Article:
Author Biography and Bibliography


With the recent publication of The Eternal Footman, a novel about an existential pestilence, James Morrow offers up his final satiric meditation on the death of God.

The first book of the Godhead Trilogy, Towing Jehovah, winner of the World Fantasy Award and the Grand Prix de l'Imaginaire, recounts the efforts of a supertanker captain to entomb the Corpus Dei in an Arctic glacier. The sequel, Blameless in Abaddon, a New York Times Notable Book of the Year, tells of a small-town Pennsylvania judge who prosecutes the Corpus Dei before the World Court for crimes against humanity.

Now that he has finished with his Creator, and vice-versa, Morrow is turning his attention to The Last Witchfinder, an historical novel about the coming of the Enlightenment and the birth of the scientific worldview. This epic-in-progress centers around a woman whose father hangs witches for a living in Restoration England, and it dramatizes the meeting that almost took place in 1725 between Sir Isaac Newton and the young Benjamin Franklin.

Morrow's other novels include This Is the Way the World Ends (1986), a Nebula finalist, and Only Begotten Daughter (1990), winner of the World Fantasy Award. Most of his short fiction is collected in Bible Stories for Adults, including the Nebula Award-winning fable, "The Deluge." His 1991 novella, "City of Truth," also received a Nebula Award.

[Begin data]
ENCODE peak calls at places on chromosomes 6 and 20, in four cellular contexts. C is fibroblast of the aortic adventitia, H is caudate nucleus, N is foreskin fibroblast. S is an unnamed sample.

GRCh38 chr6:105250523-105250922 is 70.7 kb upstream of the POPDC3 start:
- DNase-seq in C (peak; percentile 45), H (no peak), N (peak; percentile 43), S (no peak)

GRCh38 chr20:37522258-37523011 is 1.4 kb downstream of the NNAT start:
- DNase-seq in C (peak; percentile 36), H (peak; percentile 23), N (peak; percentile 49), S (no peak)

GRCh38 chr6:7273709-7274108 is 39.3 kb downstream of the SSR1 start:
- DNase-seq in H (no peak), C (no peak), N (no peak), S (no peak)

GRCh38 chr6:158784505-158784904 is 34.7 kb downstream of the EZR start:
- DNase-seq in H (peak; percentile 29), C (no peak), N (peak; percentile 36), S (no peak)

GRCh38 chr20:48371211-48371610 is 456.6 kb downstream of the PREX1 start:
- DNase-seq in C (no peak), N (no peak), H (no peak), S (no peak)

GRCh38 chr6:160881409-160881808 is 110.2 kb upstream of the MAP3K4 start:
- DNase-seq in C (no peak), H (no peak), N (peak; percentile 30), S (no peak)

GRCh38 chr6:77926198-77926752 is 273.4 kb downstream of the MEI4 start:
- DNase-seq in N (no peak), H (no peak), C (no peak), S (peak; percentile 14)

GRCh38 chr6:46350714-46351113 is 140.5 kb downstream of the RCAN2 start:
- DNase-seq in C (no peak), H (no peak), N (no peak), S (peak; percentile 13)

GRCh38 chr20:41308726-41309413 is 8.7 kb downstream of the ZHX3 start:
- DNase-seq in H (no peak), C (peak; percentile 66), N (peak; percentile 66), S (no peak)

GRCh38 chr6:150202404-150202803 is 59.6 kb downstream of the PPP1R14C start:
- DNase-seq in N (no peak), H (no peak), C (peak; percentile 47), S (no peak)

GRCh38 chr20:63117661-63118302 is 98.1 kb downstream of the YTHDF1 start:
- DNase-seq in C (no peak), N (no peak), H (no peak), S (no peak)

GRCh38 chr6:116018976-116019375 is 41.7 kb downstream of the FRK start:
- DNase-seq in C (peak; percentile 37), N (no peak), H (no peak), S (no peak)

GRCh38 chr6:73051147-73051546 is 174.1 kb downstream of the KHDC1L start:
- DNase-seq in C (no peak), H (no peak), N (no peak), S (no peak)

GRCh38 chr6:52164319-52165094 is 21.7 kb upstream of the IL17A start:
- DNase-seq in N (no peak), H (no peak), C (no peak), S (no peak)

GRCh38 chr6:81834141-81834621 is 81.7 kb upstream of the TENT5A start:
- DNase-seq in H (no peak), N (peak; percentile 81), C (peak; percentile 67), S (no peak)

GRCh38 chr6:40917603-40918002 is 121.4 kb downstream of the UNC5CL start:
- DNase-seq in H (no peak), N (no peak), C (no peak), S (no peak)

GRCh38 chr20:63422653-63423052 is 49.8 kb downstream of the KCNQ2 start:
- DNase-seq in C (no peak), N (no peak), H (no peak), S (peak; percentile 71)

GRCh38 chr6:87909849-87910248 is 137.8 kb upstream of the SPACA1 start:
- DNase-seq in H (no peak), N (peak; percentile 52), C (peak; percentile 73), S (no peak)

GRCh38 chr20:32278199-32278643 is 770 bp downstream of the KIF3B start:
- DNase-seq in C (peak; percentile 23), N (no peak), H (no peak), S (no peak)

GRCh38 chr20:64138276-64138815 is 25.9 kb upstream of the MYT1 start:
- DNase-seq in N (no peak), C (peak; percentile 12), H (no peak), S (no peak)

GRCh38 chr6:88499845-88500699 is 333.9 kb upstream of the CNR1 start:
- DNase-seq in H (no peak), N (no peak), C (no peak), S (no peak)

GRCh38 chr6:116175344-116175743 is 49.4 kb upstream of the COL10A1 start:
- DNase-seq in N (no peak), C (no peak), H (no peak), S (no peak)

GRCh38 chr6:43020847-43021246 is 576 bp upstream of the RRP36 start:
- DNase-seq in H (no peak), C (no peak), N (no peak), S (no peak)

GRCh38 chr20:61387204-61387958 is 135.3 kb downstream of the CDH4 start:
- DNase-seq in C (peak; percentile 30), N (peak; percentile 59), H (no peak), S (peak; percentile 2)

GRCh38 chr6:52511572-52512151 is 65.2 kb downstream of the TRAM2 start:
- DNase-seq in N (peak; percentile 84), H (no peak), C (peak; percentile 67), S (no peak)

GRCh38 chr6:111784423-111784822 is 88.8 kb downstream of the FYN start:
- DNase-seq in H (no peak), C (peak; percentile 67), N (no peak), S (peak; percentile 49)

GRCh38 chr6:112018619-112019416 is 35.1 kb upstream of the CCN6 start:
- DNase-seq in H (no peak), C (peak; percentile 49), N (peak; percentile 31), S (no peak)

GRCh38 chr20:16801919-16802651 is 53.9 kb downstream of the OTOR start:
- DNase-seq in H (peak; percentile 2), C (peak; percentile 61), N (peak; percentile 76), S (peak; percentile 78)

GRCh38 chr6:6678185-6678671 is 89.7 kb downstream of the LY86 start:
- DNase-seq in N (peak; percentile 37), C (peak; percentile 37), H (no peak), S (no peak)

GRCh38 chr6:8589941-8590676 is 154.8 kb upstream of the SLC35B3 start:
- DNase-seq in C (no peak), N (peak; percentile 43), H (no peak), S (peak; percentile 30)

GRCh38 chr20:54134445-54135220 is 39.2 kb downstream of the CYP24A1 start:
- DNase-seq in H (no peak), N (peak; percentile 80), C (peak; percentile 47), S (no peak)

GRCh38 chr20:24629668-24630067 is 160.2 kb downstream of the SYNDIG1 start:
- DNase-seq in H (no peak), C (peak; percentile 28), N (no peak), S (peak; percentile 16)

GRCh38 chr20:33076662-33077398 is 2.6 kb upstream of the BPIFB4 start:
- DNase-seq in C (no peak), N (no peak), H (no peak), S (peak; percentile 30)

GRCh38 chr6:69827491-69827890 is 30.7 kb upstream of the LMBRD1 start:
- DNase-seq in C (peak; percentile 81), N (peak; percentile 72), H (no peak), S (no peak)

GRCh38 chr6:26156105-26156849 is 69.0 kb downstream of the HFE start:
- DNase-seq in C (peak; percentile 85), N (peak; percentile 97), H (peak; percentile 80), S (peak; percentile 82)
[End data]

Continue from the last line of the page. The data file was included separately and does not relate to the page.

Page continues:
Born in Philadelphia in 1947, Morrow spent his adolescent years making short 8mm fantasy films with his friends, including adaptations of Samuel Taylor Coleridge's "The Rime of the Ancient Mariner" and Edgar Allan Poe's "The Tell-Tale Heart." His affection for satiric and philosophical fiction comes largely from the novels he studied in his high-school World Literature course.

After receiving a bachelor's degree from the University of Pennsylvania in 1969, then a master's degree from Harvard University in 1971, Morrow worked for several years as an English teacher, a cartoonist, and an independent filmmaker. Between 1977 and 1978, he produced the manuscript of his first novel, The Wine of Violence, and shortly afterwards became addicted to writing fiction.

Morrow now lives in State College, Pennsylvania, with his wife, Kathryn, his fifteen-year-old son, Christopher, and two enigmatic dogs: Pooka, a Border collie, and Amtrak, a stray Doberman that Jim and Kathy rescued from a train station in Orlando, Florida. He devotes his leisure hours to his family, his Lionel toy electric trains, and his video collection of vulgar Biblical spectacles.

Photo by Kathryn Morrow.